As you can imagine, I spend a lot of time reading about the subject of happiness. From psychology papers to greek philosophy, I spend an unhealthy amount of time learning about the subject of happiness. In pretty much anything I ever read, there is always a starting point where the author tries to define happiness.

Most recently, I was reading Stumbling on Happiness by Dan Gilbert. He  starts the book off by saying that happiness doesn’t mean anything because it’s just a word we made up. We all know, intrinsically, what it means to be happy, and so we should stop wasting our time trying to define it. I’m paraphrasing, but i think that’s the gist of it.

For a guy who has devoted several thousand words to trying to define happiness, that’s a cold bucket of water.

But then, in reading other sources, I realized that despite our mad attempts at defining happiness, we’ve created a severe issue. All too often, and this occurs especially in any philosophy that touches on the subject, we define happiness as the good life. It would then follow that ultimate happiness means you’re leading the perfect life. This is the connected to virtues, being good, and all the stuff that we recognize as important.

Whereas the amount of thought that has gone into the science and philosophy of happiness is enormous, a surprisingly small amount has gone into challenging the connection between happiness and a virtuous life. Greek philosophers and their eventual spiritual descendants, the Stoics, avoided the entire question by making up their own word to represent happiness: eudaemonia. This loosely translates to the virtuous life.

See what they did there? They cheated by changing the definition of the word, like a politician answering the question he wants to hear, as opposed to the one that’s asked.

In fact, if we accept that happiness is just that thing that we understand intrinsically, and we know when we’re happy and when we’re not, we know that happiness isn’t necessarily linked to being virtuous. I’m pretty happy after a really good dinner, even if I’ve over-eaten and probably had a bit too much wine. That’s hardly virtuous behaviour, but I defy you to challenge my happiness. On the flip side, when I give up my weekend to help a friend move, I am doing something virtuous, and sure, there may be some vague sense of satisfaction for doing an altruistic deed, but saying that I’m happy about spending a weekend moving boxes is a stretch.

In a massive paper about the benefits of being happy (actually, it’s about frequent positive affect, but the authors say it’s the same thing) by Lyubomirsky, King and Diener, they point out that happy people tend to have a lot of very positive attributes: creativity, self-confidence, negotiation ability and sociability. They even argue that being happy creates these attributes. Whether or not you buy the causal link, the data is quite clear that there is a correlation between happiness and those personality traits. However, there is no correlation between happiness, those traits, and leading a good life. A person who has those traits can just as easily use them for unscrupulous reasons. Lyubomirsky et al. give the example of using these particular gifts to be a con man, or to become the “king” of the local bar, but they can also be used to mislead a romantic partner, to influence events in your favour, and any other ways a person can enrich himself at the expense of others.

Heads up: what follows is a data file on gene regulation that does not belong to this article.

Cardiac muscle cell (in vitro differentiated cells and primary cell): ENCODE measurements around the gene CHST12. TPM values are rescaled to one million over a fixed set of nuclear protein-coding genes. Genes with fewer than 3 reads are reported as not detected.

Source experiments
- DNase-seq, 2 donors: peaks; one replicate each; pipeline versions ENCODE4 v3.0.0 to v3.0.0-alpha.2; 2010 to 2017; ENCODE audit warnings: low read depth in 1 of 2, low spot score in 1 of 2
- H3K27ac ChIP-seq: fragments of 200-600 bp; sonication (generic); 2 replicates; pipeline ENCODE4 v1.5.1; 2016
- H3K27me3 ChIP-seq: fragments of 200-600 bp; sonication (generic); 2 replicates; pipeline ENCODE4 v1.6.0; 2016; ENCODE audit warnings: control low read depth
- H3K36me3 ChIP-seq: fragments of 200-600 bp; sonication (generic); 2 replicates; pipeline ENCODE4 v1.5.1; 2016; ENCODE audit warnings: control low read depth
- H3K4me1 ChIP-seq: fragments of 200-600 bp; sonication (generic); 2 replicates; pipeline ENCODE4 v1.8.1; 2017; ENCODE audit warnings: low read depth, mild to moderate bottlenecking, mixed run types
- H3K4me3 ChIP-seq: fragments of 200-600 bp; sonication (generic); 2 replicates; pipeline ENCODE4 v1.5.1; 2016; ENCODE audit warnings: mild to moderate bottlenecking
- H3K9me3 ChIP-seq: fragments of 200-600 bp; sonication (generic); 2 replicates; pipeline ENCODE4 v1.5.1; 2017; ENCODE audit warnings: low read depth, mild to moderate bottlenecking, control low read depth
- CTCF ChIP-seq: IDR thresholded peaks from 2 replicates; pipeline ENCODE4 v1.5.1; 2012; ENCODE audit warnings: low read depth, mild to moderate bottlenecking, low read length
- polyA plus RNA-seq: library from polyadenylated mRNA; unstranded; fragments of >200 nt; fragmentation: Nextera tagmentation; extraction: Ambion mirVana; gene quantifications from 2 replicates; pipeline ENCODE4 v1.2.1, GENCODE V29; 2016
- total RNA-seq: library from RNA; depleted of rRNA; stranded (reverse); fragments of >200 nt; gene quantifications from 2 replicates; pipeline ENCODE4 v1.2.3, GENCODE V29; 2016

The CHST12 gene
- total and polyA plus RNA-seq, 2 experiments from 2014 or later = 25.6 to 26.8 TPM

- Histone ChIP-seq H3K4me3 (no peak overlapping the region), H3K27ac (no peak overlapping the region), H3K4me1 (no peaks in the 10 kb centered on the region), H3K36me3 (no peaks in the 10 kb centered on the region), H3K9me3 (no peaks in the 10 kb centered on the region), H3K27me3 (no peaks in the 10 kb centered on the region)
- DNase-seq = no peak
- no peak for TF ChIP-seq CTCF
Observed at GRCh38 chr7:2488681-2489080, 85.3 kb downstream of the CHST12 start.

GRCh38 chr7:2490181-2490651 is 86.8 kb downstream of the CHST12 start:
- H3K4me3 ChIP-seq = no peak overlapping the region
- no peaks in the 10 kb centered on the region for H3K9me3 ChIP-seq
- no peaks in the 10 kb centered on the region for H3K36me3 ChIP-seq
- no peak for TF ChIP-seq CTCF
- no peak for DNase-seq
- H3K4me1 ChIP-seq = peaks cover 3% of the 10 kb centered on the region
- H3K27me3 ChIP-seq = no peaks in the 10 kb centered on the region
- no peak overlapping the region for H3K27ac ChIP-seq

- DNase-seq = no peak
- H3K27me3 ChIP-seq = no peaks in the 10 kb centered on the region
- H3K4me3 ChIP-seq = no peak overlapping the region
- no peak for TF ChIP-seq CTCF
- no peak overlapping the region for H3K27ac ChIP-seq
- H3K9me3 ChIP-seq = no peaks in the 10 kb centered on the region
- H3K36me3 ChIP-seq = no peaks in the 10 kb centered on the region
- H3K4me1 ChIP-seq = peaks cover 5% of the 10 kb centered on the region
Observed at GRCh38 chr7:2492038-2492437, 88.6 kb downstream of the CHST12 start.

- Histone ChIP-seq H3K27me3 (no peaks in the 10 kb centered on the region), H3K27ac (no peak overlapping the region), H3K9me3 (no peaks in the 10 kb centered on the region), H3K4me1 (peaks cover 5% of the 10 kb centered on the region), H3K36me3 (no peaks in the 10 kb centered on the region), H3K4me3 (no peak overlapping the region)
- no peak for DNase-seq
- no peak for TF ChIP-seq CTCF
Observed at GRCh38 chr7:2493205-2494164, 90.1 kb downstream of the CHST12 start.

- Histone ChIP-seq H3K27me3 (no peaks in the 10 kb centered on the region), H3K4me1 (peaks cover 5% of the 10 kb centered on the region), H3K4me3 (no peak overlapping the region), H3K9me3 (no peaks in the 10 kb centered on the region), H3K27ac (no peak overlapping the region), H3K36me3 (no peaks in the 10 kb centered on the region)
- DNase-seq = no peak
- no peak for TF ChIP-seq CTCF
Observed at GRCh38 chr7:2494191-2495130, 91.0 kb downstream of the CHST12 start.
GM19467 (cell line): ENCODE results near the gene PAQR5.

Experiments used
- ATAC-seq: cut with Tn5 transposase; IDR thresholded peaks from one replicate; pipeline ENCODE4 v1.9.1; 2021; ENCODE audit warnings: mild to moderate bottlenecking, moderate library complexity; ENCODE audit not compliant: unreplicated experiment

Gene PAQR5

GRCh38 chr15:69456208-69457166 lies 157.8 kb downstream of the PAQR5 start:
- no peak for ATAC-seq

Movies caricaturize villains as miserable people, but there’s nothing about them that necessarily makes them unhappy. What is it about Superman’s arch-nemesis, Lex Luthor, that fundamentally means that he would be unhappy? He’s rich, powerful, and has a pretty good life. Sure, maybe he doesn’t have the best hairline, but he’s otherwise got all the ingredients to lead a happy life, even though he may not be the most scrupulous individual on the planet.

So, what’s the point of this? Am I telling you that you should go out and lead a happy life, and morals be damned? No, not at all. Am I telling you that it’s wrong to pursue happiness, because it’s a surefire path to fire and brimstone? Hardly.

What I’m saying is that we can’t assume that pursuing one course will automatically bring the other. You need to pursue happiness AND pursue a virtuous life. A virtuous life is a reward in and of itself, but it won’t make you happy. And being happy is what we all desire, whether we admit it or not, but being happy doesn’t necessarily mean you will be a good person.

You have to pursue both. This blog is only about half the journey. For the other half, unfortunately, I’m not qualified to help you.